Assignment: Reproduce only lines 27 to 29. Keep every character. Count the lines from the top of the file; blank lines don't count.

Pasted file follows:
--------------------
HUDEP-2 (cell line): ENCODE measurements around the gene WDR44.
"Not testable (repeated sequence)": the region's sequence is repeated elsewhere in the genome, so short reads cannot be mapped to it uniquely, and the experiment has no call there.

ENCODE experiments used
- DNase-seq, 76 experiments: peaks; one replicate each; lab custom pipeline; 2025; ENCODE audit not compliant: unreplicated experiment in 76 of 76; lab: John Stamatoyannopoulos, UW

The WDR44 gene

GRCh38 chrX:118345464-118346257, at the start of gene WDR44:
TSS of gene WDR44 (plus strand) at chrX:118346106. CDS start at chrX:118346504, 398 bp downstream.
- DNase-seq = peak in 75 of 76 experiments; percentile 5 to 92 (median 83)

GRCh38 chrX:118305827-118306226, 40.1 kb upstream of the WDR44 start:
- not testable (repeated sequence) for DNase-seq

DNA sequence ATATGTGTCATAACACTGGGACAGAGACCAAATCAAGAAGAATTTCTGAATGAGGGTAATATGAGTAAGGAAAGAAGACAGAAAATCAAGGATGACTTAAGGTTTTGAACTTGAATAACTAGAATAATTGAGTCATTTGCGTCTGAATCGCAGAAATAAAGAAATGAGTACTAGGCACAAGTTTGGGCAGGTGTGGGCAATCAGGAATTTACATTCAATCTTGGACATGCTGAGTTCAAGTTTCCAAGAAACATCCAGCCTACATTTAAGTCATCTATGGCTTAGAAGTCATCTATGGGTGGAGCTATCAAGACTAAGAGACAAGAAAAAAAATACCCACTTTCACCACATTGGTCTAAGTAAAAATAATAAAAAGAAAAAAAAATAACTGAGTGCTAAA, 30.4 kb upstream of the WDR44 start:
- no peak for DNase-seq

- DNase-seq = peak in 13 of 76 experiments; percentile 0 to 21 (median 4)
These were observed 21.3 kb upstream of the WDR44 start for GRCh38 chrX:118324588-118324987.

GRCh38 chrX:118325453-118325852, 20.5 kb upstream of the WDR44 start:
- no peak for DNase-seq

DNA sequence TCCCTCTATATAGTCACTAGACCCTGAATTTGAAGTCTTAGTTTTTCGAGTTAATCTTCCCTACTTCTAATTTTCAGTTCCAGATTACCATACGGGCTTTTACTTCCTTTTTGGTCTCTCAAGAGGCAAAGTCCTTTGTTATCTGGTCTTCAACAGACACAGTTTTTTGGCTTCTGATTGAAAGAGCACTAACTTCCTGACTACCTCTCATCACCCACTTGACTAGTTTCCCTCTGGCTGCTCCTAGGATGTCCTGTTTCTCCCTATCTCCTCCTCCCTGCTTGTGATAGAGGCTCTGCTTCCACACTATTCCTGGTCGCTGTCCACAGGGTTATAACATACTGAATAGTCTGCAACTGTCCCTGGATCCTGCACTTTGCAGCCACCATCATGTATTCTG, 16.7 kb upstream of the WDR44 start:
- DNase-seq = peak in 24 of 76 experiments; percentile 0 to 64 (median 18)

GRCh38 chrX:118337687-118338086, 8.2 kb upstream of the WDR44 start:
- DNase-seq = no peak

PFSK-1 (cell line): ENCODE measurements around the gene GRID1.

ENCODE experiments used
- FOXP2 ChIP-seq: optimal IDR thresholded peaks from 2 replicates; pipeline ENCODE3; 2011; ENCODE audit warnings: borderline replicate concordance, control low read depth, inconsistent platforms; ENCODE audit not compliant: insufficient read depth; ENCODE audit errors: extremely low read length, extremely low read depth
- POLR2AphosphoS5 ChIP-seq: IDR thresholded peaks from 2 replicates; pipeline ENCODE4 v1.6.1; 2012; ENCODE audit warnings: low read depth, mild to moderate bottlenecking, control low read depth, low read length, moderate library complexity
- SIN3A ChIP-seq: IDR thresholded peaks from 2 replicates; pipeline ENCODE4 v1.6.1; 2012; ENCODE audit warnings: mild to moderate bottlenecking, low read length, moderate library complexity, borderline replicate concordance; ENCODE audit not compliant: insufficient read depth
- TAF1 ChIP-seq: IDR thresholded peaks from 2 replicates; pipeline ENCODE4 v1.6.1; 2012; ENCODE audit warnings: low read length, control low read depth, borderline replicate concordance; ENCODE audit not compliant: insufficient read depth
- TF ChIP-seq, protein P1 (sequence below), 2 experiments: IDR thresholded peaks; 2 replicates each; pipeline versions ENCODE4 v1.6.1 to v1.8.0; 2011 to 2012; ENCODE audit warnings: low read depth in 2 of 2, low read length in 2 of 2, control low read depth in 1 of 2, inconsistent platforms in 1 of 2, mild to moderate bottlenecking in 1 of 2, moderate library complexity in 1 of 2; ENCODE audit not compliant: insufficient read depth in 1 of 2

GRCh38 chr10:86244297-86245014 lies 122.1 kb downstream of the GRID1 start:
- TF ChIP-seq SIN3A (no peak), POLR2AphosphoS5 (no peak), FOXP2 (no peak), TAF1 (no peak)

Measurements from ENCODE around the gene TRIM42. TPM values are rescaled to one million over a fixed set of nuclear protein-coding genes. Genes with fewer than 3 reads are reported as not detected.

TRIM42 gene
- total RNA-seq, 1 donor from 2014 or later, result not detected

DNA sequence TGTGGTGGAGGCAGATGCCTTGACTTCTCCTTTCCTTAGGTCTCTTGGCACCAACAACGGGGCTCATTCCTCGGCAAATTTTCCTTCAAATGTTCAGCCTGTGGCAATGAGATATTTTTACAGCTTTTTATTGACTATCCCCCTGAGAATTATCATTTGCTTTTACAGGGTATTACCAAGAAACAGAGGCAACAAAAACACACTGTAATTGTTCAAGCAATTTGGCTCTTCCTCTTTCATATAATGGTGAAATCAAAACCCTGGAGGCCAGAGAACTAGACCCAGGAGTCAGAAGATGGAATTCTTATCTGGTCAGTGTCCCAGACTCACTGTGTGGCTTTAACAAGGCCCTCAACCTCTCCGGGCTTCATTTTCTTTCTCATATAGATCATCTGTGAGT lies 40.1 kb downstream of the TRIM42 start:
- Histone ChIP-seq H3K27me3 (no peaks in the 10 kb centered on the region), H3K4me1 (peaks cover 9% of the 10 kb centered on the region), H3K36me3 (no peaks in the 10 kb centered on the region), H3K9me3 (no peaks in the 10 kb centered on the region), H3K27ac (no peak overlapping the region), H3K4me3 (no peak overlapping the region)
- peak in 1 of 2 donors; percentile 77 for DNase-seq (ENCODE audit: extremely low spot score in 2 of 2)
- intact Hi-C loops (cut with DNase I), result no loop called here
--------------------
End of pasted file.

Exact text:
- TF ChIP-seq, protein P1 (sequence below), 2 experiments: IDR thresholded peaks; 2 replicates each; pipeline versions ENCODE4 v1.6.1 to v1.8.0; 2011 to 2012; ENCODE audit warnings: low read depth in 2 of 2, low read length in 2 of 2, control low read depth in 1 of 2, inconsistent platforms in 1 of 2, mild to moderate bottlenecking in 1 of 2, moderate library complexity in 1 of 2; ENCODE audit not compliant: insufficient read depth in 1 of 2

GRCh38 chr10:86244297-86245014 lies 122.1 kb downstream of the GRID1 start:
- TF ChIP-seq SIN3A (no peak), POLR2AphosphoS5 (no peak), FOXP2 (no peak), TAF1 (no peak)